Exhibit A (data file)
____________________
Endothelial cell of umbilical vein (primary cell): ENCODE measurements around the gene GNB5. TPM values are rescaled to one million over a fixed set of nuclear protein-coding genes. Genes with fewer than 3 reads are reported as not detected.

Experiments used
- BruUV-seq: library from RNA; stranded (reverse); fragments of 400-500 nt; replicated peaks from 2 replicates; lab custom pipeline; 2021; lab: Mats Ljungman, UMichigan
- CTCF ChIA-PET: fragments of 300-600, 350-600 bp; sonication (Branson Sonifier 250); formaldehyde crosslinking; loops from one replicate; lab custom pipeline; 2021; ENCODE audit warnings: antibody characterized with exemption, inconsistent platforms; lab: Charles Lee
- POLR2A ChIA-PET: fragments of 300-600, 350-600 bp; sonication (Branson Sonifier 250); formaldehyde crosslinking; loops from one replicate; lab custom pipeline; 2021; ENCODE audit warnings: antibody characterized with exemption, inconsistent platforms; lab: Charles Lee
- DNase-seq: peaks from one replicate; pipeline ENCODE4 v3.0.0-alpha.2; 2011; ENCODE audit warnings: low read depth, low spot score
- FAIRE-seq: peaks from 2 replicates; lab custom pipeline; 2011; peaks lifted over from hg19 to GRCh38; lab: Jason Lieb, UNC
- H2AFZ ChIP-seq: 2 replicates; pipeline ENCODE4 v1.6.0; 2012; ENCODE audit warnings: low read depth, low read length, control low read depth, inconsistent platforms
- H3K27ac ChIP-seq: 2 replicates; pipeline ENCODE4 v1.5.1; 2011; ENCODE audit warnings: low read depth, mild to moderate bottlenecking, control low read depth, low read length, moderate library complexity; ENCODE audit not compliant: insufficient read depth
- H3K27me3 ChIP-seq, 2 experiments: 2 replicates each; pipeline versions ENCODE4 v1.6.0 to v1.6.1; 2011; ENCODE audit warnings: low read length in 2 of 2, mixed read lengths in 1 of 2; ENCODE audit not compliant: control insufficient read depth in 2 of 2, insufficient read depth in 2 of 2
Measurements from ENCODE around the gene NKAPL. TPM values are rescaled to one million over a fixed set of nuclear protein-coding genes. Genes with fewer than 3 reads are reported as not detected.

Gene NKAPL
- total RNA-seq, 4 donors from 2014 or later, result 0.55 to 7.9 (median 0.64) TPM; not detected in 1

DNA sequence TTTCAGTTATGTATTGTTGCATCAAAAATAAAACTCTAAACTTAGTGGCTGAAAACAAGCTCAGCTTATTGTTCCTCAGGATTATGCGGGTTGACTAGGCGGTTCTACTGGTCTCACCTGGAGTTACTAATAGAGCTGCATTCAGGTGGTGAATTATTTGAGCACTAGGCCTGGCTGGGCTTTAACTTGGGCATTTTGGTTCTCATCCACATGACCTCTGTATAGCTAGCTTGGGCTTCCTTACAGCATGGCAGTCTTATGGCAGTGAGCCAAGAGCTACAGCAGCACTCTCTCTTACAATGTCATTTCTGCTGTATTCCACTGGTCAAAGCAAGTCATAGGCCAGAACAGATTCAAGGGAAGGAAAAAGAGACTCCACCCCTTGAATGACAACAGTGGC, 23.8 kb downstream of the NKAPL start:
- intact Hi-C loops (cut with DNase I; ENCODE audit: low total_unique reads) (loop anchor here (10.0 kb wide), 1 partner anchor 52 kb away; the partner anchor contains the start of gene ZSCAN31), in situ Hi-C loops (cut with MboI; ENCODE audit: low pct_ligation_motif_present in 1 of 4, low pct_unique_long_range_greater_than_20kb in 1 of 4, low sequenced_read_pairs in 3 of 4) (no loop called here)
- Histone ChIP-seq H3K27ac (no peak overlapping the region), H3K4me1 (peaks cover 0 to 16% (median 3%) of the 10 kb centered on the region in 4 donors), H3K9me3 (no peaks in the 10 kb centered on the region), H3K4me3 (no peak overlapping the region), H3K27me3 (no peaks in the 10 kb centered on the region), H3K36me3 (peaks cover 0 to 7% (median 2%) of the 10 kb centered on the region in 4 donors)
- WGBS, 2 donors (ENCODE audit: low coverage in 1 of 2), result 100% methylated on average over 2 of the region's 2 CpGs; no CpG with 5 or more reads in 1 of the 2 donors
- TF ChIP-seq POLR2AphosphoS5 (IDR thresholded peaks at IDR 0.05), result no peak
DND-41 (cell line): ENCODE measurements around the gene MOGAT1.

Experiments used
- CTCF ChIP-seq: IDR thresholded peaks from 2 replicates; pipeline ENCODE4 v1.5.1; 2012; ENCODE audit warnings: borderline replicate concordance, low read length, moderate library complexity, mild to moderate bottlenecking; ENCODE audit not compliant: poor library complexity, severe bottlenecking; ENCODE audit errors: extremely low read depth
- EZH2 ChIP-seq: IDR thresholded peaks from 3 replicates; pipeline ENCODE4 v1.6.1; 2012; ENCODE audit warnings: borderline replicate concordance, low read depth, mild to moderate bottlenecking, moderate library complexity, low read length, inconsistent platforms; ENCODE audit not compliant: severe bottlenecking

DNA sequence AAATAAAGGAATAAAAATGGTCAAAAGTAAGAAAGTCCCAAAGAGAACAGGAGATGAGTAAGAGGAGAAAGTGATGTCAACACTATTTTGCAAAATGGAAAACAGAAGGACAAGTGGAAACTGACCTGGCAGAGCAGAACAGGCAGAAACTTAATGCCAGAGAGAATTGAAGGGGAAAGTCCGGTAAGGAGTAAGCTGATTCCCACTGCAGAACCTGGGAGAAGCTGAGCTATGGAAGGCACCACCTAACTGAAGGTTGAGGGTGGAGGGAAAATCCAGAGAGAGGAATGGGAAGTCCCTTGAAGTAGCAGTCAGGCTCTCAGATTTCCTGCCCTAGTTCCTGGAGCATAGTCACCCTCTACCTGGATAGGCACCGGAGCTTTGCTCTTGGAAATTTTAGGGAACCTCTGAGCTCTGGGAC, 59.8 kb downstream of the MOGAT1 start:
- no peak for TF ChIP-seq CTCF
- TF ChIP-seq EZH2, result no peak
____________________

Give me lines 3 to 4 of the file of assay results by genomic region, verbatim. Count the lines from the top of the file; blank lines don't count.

- BruUV-seq: library from RNA; stranded (reverse); fragments of 400-500 nt; replicated peaks from 2 replicates; lab custom pipeline; 2021; lab: Mats Ljungman, UMichigan
- CTCF ChIA-PET: fragments of 300-600, 350-600 bp; sonication (Branson Sonifier 250); formaldehyde crosslinking; loops from one replicate; lab custom pipeline; 2021; ENCODE audit warnings: antibody characterized with exemption, inconsistent platforms; lab: Charles Lee